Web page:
By JOSELYN KING
The Intelligencer and Wheeling News-Register
WHEELING, W.Va. — West Virginia Gov. Jim Justice took to the Senate floor Tuesday to rally Senate members on the merits of a tax reform plan he achieved with Senate leadership — a measure central to their plans for a 2018 state budget.
Minutes later members passed the legislation, which is similar to a revenue bill already rejected by the House.
It is unusual for a sitting governor to come to a legislative chamber to push a proposal. But that didn’t stop Justice from sitting in a chair in front of the Senate president’s podium to have a heart-to-heart chat with Senate members.
His words came as lawmakers convened for the fourth day of special session called for the purposes of crafting a 2018 fiscal budget.
“We all need to work together here,” Justice said. “You’re on the cusp of passing legislation that is unbelievable.”
Senate Bill 1007, the “Tax Reform Act of 2017,” was approved in the Senate by a largely partisan vote of 19-11. Senate Majority Leader Ryan Ferns, R-Ohio; Sen. Ryan Weld, R-Brooke; and Sen. Charles Clements all voted for the bill, while Sen. Mike Maroney, R-Marshall, was among four senators not present.
The legislation differs only slightly from a revenue bill, SB 1004, passed May 5 by the Senate, according to Ferns:
∫ The new bill would reduce the state’s personal income tax rates by 15 percent in 2018, and an additional 5 percent in 2019. Originally, the Justice-Senate plan called for a 20-percent reduction in the first year, with additional reductions to occur if specific triggers were met.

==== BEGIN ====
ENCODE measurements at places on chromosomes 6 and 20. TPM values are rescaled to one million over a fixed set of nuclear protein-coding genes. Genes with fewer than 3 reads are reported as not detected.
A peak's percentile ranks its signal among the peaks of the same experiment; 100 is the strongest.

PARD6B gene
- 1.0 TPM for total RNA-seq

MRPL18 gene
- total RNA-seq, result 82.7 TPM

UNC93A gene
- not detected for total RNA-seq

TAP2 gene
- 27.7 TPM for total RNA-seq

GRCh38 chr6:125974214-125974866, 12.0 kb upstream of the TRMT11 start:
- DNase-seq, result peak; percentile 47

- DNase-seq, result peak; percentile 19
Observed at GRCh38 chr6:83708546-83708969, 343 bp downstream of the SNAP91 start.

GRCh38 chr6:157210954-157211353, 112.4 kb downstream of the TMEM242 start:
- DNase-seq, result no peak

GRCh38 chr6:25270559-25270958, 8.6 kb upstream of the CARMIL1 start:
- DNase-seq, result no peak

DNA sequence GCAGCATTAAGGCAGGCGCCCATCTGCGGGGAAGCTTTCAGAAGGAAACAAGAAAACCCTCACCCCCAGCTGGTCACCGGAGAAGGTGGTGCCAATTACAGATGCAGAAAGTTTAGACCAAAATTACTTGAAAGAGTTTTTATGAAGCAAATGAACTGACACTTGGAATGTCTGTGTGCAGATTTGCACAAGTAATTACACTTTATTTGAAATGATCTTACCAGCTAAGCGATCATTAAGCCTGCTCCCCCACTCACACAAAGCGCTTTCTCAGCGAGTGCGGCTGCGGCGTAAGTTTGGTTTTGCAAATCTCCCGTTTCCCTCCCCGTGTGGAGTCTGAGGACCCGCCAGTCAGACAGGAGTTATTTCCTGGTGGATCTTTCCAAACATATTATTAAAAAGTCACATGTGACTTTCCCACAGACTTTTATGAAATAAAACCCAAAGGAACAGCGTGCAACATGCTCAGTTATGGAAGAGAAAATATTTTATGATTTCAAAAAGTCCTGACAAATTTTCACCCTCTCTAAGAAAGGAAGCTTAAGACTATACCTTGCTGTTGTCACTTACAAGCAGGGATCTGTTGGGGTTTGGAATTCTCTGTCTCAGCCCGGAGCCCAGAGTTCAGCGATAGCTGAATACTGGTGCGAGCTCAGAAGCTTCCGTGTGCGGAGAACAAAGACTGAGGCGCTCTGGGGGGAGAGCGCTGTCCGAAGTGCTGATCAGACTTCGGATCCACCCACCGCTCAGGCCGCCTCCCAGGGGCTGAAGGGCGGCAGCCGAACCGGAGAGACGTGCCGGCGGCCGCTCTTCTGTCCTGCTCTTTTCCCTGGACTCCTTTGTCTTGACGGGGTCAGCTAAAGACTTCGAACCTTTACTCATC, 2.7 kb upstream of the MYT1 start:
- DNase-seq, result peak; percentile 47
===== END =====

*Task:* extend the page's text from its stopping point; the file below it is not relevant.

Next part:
∫ It would raise the state’s sales tax to 6.95 percent — slightly lower than the original rate of 7 percent.
∫ Corporate net income taxes would be decreased by 0.5 percent.
∫ The top income tax bracket would now include those earning more than $200,000 annually. The earlier legislation set the top bracket at $300,000.
Ferns said the changes were an attempt to accommodate concerns raised by the House, which has thus far rejected any measure containing tax increases.
“By and large, it is very similar to the one passed last time,” he said. “I think they will at least take it up, and make their own changes — as is customary for any bill. Then they will pass it back. Unfortunately, I think their rejection the last time was more about sending a political message than anything of substance.”
The Legislature still has yet to receive a budget bill during the special session called for the purpose of crafting a budget for fiscal year 2017, but Ferns said it is forthcoming from Justice’s office.
Senate Democrats took issue with the plan offered by the Democrat governor Justice, and offered an amendment Tuesday to SB 1007 that would have eliminated all references to lowering the state’s income tax rates. Their amendment would instead abolish taxation of Social Security income.
The Democrats’ measure was defeated by a vote of 12 members in favor, and 18 against.
“For me to have to pay tax on Social Security, I would have to have $25,000 in other income before it is taxable,” Clements said on the Senate floor. “For a married couple, the amount is $32,000. Those people most vulnerable already are not paying tax on Social Security.”
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